## Omega Factor and Anchorage per ASCE 7-10 Ch. 13

## Omega Factor and Anchorage per ASCE 7-10 Ch. 13

(OP)

I believe this issue has previously been discussed to some extent, but those threads are now closed. I'm interested in getting other engineering opinions about an issue that has nagged me for awhile: omega factor and its relations to concrete anchor bolts per ASCE 7-10 Ch. 13.

The footnote at the bottom of Table 13.6-1 indicates omega must be applied for design of anchor bolts, clear enough on the surface. My question is WHEN does omega get applied? For instance, say you have a simple piece of equipment, considered a "rigid box" for this discussion. You calculate that the effect of horizontal and vertical seismic loads (disregarding omega) would be counteracted by the resisting moment of the dead load, therefore you have no net tension on your anchors. In fact, even if your box has no anchors and simply rests passively on the concrete slab, it still wouldn't overturn as proven by your calcs, and also wouldn't slide presuming the friction resistance is greater than the sliding load.

However, someone else will contend that omega needs to be applied to the horizontal load as part of the overturning check. This is more conservative, and perhaps was the intent of 7-10 code writers, but I believe it would miss all logic, including the logic of physics. Whether the box overturns or not is strictly a matter of geometry and loads, a stability issue, and any theoretical anchors do not impact the geometry and whether there is theoretical overturning. Imagine for a moment that the box doesn't have anchors into concrete but instead has thru-bolts through a thin slab or a steel beam flange. Per code, there would be no omega applied here. Why would that difference in anchor point type impact whether there is net overturning that needs resisting? My contention is that omega should be applied to the net tension load on the anchor (in the scenario that one exists) and the shear load on the anchor once you've performed the statics to get the real load on the anchors. Prior to this, the anchor hasn't yet come into play. What do other people think? I contend my method more closely captures the intent of "amplification" (applied to component/connection, not to the whole system).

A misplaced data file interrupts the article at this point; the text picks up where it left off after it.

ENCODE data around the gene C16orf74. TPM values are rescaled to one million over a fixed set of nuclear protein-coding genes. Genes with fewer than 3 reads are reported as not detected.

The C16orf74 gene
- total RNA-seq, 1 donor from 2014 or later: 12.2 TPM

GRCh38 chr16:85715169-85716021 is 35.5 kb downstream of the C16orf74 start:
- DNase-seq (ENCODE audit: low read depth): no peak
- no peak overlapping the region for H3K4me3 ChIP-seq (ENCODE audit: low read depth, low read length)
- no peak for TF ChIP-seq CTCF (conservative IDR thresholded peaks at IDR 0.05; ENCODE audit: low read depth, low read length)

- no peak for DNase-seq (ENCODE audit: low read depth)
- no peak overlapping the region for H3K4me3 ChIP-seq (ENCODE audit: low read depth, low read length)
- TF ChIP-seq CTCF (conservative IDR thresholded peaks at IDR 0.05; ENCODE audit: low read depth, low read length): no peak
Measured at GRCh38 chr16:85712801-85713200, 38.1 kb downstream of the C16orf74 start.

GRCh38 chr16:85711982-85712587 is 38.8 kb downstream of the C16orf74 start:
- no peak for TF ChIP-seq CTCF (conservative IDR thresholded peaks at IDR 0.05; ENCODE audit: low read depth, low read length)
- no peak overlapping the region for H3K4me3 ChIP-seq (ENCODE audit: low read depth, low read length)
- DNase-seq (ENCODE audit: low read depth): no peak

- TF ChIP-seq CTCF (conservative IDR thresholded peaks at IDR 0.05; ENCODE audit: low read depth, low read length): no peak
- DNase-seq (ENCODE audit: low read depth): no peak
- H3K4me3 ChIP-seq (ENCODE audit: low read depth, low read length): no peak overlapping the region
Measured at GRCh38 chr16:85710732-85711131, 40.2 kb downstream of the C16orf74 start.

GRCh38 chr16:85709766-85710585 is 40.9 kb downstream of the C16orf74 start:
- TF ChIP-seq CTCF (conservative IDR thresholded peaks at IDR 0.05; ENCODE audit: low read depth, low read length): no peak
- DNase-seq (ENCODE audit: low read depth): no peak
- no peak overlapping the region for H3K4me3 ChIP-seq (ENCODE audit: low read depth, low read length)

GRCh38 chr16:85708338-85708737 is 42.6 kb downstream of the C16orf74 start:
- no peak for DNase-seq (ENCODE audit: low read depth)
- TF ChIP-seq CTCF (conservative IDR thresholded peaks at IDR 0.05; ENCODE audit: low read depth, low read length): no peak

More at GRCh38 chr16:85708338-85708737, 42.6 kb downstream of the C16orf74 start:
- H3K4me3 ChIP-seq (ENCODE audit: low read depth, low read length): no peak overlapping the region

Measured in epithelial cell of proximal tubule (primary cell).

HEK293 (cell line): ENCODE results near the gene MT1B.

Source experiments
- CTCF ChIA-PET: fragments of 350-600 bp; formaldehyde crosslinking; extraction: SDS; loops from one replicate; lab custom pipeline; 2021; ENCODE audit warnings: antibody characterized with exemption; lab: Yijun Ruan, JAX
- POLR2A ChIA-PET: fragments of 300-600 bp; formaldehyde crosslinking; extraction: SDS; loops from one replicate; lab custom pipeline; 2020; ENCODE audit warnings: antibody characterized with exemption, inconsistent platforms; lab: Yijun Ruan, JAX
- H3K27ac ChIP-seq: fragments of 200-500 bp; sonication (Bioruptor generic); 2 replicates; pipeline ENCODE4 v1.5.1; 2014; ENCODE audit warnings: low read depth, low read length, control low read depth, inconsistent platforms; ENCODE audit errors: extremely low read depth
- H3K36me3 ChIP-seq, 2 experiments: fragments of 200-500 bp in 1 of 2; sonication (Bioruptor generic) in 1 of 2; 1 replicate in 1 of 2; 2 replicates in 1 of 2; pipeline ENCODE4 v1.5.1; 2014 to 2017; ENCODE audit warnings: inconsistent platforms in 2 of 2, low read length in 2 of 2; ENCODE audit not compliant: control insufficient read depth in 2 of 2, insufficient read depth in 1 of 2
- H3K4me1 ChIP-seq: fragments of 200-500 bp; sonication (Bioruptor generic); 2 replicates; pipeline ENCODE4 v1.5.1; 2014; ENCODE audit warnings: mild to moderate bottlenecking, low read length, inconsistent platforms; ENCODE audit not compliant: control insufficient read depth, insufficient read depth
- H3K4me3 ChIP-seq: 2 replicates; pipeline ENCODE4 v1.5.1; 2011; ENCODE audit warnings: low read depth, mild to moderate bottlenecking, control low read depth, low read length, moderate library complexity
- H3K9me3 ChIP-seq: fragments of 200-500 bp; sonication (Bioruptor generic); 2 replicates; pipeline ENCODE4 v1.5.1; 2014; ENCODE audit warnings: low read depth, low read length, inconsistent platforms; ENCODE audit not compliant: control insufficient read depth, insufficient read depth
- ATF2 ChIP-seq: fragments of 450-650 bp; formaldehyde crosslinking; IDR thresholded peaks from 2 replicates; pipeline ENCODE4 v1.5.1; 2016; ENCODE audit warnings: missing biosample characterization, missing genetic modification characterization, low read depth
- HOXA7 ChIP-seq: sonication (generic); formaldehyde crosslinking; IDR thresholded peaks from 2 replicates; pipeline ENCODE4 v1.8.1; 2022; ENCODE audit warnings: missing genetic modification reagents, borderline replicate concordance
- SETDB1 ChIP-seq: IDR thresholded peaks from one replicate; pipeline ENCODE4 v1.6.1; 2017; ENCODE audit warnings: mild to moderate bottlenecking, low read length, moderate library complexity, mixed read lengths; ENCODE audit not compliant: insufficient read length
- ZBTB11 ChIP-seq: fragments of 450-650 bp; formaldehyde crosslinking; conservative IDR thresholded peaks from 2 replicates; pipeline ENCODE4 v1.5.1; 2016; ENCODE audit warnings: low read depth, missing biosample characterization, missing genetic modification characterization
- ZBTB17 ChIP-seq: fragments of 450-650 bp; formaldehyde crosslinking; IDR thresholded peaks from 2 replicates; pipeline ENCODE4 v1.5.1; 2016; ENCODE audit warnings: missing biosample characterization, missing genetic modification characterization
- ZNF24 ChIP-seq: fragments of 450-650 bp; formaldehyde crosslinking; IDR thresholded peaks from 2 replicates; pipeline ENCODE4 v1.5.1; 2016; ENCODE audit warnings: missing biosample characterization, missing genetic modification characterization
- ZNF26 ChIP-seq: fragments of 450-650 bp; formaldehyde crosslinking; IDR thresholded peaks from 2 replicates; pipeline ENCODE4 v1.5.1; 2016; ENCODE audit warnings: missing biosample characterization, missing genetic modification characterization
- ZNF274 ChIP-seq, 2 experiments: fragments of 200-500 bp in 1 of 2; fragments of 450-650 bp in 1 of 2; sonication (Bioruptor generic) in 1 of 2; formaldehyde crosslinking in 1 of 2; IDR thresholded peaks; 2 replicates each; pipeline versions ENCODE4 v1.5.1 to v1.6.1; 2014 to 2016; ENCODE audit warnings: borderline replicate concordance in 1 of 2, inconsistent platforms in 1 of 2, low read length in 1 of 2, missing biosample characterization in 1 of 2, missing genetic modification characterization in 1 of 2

One other issue I see:

If your component is located at ground level, most likely your Fp-min equation will govern. The exception would be if you apply omega to the standard Fp, which otherwise was lower than Fp-min, it might now climb higher than Fp-min. Do you go with that load? Or do you take your Fp-min load and apply omega to that (an even more conservative result)? Table 13.6-1 implies that Omega is used in conjunction with ap and Rp factors, and those factors aren't even in play for Fp-min equation.

The footnote at the bottom of Table 13.6-1 indicates omega must be applied for design of anchor bolts, clear enough on the surface. My question is WHEN does omega get applied? For instance, say you have a simple piece of equipment, considered a "rigid box" for this discussion. You calculate that the effect of horizontal and vertical seismic loads (disregarding omega) would be counteracted by the resisting moment of the dead load, therefore you have no net tension on your anchors. In fact, even if your box has no anchors and simply rests passively on the concrete slab, it still wouldn't overturn as proven by your calcs, and also wouldn't slide presuming the friction resistance is greater than the sliding load.